Once you've had a barbequed bird, you'll never go back to a conventional oven!
Why BBQ a turkey?
There are two key reasons to BBQ your turkey this year:
1) It tastes better!
- Barbequing gives a light, delicious and aromatic smoky flavour and the skin becomes beautiful and bronzed.
- Cooking outside helps ensure a more moist and succulent texture to the meat as it cooks in far higher humidity than an internal oven, which invariable dries out the bird.
2) It's a practical solution
- It's a little quicker on a BBQ and avoids those lingering cooking smells which can permeate throughout the house
- It frees up space in the oven to cook the potatoes, keep the plates warm, or the other multitude of things that you need the oven for.
How do I BBQ my turkey?
- If it's frozen, carefully defrost it. If it's from a supermarket, follow the instructions. If it's a large bird it can take a couple of days to defrost, so ensure you leave plenty of time. Remove from the fridge for an hour before cooking.
- If there are giblets in the bird, remove them for making the gravy.
- Dry the turkey inside and out with paper towel - this will ensure the skin crisps up nicely.
This is optional but well worth the effort!
- Take a big lidded pot or better still a plastic picnic cooler box. Brining is like a marinade, as it helps keep the food moist and tender. Brining or salting is a way of increasing the moisture holding capacity of meat, resulting in a moister bird when cooked. Salt changes the structure of the muscle tissue in the meat which allows it to swell and absorb water and flavourings which results in a tasty, tender bird.
- Make around a 10% brine solution - that is about 100g of salt for every litre of water. Dissolve the salt with half as much soft brown sugar in boiling water. Make enough to cover the turkey in the selected container.
- Throw in a handful of peppercorns and if you're a bit of a foodie, some liquid stock too.
- Add a load of ice to get the temperature down. If the turkey keeps bobbing up above the water line, weigh it down using a weight wrapped in cling film that will not react to brine.
- Now store in a fridge or a cold place (like a garage), for around 12-16 hours for a small bird or 16-24 hours for a larger one. If it is not stored in the fridge, top it up with ice occasionally.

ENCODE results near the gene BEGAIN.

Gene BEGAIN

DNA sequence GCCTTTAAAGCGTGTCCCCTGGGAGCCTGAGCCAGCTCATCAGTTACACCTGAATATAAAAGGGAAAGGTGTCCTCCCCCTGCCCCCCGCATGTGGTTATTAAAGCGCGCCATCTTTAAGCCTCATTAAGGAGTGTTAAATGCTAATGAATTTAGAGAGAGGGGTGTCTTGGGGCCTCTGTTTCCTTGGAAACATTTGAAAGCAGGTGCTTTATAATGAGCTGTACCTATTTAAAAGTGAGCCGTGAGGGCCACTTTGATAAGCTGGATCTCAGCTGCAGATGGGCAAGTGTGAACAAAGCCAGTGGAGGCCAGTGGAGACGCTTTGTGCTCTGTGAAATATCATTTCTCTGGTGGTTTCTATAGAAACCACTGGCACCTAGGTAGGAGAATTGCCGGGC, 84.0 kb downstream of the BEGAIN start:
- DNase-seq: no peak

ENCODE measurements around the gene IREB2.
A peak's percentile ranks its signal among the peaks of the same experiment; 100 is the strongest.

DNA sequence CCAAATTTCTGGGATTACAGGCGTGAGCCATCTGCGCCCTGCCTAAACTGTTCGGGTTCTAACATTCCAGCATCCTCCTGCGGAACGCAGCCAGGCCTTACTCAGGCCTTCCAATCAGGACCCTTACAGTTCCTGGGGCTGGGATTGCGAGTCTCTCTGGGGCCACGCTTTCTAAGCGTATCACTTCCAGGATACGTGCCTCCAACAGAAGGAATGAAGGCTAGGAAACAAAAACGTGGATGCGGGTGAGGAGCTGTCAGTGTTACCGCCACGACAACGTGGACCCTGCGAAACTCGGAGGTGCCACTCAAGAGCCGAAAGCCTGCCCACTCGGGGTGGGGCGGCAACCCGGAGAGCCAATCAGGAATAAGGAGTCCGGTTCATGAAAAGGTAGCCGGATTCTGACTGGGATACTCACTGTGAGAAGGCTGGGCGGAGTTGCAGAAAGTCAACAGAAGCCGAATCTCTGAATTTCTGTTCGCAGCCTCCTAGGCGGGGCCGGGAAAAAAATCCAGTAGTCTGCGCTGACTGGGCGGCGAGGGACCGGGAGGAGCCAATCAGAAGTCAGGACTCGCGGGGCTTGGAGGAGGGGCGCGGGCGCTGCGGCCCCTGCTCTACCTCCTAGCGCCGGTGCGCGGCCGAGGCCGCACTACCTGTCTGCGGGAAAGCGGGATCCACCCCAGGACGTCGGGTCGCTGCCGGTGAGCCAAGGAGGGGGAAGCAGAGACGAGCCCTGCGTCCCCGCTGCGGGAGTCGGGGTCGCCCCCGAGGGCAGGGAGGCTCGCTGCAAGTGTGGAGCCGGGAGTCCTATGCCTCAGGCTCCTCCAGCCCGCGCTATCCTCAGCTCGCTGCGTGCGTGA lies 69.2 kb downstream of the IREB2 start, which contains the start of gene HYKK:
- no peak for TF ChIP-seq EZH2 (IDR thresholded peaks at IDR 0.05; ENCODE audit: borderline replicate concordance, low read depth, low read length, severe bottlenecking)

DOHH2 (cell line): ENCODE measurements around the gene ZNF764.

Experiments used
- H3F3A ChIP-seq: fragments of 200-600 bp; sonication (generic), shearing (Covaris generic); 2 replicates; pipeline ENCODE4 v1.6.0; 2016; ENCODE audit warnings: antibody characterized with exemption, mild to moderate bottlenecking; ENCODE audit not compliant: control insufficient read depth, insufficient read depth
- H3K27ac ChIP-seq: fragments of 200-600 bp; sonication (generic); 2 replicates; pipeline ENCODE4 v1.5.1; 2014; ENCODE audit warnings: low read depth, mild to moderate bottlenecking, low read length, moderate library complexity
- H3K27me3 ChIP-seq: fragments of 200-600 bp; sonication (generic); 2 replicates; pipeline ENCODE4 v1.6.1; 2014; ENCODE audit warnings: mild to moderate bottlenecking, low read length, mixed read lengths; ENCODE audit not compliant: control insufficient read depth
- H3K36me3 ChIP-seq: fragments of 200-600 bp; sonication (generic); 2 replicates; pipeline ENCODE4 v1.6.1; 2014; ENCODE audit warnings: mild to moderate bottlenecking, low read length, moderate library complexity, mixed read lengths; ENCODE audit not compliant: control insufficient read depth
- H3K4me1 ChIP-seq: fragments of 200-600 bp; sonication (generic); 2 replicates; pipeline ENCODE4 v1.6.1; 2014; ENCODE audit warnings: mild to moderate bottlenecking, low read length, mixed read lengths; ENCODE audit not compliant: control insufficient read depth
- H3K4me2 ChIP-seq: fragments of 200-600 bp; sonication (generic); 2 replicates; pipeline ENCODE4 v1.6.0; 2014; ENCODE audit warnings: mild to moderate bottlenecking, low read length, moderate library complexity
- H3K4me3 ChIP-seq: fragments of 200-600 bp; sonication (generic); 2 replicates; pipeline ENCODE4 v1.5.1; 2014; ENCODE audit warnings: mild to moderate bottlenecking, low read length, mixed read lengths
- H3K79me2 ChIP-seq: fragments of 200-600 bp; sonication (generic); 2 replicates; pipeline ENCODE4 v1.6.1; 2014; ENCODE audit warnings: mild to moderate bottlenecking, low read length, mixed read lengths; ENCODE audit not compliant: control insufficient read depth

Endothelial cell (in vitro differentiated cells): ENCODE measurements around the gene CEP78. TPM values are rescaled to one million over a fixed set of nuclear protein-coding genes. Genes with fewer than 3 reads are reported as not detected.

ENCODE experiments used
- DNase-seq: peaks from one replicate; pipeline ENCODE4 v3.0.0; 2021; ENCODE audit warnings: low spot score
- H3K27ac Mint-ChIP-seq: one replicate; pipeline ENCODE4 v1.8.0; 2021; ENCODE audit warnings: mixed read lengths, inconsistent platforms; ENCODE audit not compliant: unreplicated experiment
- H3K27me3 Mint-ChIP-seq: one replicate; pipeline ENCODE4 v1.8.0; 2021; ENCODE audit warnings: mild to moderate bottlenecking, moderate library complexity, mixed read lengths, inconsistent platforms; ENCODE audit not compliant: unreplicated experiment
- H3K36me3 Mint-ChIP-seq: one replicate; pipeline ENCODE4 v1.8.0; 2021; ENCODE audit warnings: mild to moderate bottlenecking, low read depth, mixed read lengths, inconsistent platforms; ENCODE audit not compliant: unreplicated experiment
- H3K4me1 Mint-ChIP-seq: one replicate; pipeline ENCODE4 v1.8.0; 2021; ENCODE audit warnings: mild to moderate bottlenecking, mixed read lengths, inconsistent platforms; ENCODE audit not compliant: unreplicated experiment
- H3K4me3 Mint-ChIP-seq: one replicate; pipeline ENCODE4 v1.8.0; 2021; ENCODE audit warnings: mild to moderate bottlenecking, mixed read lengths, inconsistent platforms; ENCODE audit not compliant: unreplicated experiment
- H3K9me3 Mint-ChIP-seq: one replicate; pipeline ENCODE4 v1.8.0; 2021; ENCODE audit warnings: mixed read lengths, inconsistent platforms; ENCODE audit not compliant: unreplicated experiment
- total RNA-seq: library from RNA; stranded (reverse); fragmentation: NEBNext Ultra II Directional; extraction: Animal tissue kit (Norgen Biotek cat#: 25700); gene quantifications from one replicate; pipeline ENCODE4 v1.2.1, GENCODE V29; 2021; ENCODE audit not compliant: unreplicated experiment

- When the time is up, rinse the turkey twice and pat dry with paper towels.
3) Getting the BBQ ready for cooking
- Soak a small handfull of woodchips in water for 30 minutes.
- For charcoal BBQs, take about 12 briquettes each side of the grate and start the fire in your usual way. A "chimney starter" is ideal for this. Briquettes are best as they burn at a more even temperature and last longer, but quality charcoal is fine too. Open all the vents fully and get the BBQ moderately hot. For now, leave the lid off.
- For a gas BBQ, put the side burners on and the BBQ with the lid closed.
- Put a drip tray in the middle between the coals or over the unit gas burners. Add a little water or even cider to the pan.
4) Cooking the Turkey
- Take the wood chips and shake off any excess water, then add to the coals of a charcoal BBQ or put in a smoker box (or on some double thickness aluminium foil) on a gas BBQ.
When the BBQ is hot (about 250ºC 480ºF) place the turkey on its side in the centre of the grill
- After 15-20 minutes turn onto its other side, always keeping the lid down.
- Check again in 15 minutes then turn to brown the bottom of the bird
- Turn again onto the breast side and leave for 15 minutes. This helps "self-baste" the bird.
- When the skin is becoming a nice brown colour it is time to close the top and bottom vents to about a quarter open, or turn down the gas burners to "slow"
- You want the BBQ to cool down to about 160ºC - 175ºC (325ºF - 350ºF)
- Continue turning the turkey over about every 30 minutes of so if you feel it is browning too much. You can also put tin foil over the breast if it is becoming too brown.
5) When will the turkey be done?
- Cooking time is not an exact science, but as a guide allow 40 minutes per kilo, plus 20 minutes. Before the theoretical completion time, check the bird with a decent thermometer. Insert the probe into the thickest part of the flesh avoiding contact with the bone. When it reaches 70ºC (160ºF) it is done. To reassure yourself, or if you do not have a thermometer, cut into the centre of the bird - it will be done if the juices run clear and there is no pink by the bone.
- When cooked, set the turkey aside, cover with foil and rest for at least 15 minutes. This will ensure that it reaches the ideal temperature and all of the juices will redistribute for a juicy bird.
Some final tips for the perfect turkey dinner
- Drain off most of the fat then use the juices from the drip tray to make the gravy
- Cook the turkey separately in the oven. Cooking it inside the bird will potentially leave it half raw or, if cooked, result in the white meat being too dry
- If it rains, put the garden umbrella over you and the BBQ, or BBQ under an open "up and over" garage door. Never BBQ inside a garage or other enclosed space
- To aid carving, cut out the wishbone first
When you taste the bird, you will know why the extra effort is worth it!
You can find the perfect BBQ on which to cook your turkey in the wide range of BBQs available at Kitchen in the Garden.